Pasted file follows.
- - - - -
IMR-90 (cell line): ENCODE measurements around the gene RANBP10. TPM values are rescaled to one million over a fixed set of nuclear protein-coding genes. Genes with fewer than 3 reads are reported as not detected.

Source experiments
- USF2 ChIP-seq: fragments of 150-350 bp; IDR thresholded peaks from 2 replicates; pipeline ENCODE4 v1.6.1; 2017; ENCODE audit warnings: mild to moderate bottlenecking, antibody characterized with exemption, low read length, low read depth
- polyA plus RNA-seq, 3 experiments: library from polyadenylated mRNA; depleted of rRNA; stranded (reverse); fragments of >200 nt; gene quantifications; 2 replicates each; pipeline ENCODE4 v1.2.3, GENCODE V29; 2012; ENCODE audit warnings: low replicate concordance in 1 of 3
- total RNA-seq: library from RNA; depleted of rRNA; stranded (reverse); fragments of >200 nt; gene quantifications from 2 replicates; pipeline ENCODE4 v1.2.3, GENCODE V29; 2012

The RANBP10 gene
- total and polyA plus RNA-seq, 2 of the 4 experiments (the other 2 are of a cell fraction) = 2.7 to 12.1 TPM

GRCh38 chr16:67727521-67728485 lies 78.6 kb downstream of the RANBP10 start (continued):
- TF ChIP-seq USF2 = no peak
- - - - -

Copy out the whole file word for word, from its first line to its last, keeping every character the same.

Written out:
IMR-90 (cell line): ENCODE measurements around the gene RANBP10. TPM values are rescaled to one million over a fixed set of nuclear protein-coding genes. Genes with fewer than 3 reads are reported as not detected.

Source experiments
- USF2 ChIP-seq: fragments of 150-350 bp; IDR thresholded peaks from 2 replicates; pipeline ENCODE4 v1.6.1; 2017; ENCODE audit warnings: mild to moderate bottlenecking, antibody characterized with exemption, low read length, low read depth
- polyA plus RNA-seq, 3 experiments: library from polyadenylated mRNA; depleted of rRNA; stranded (reverse); fragments of >200 nt; gene quantifications; 2 replicates each; pipeline ENCODE4 v1.2.3, GENCODE V29; 2012; ENCODE audit warnings: low replicate concordance in 1 of 3
- total RNA-seq: library from RNA; depleted of rRNA; stranded (reverse); fragments of >200 nt; gene quantifications from 2 replicates; pipeline ENCODE4 v1.2.3, GENCODE V29; 2012

The RANBP10 gene
- total and polyA plus RNA-seq, 2 of the 4 experiments (the other 2 are of a cell fraction) = 2.7 to 12.1 TPM

GRCh38 chr16:67727521-67728485 lies 78.6 kb downstream of the RANBP10 start (continued):
- TF ChIP-seq USF2 = no peak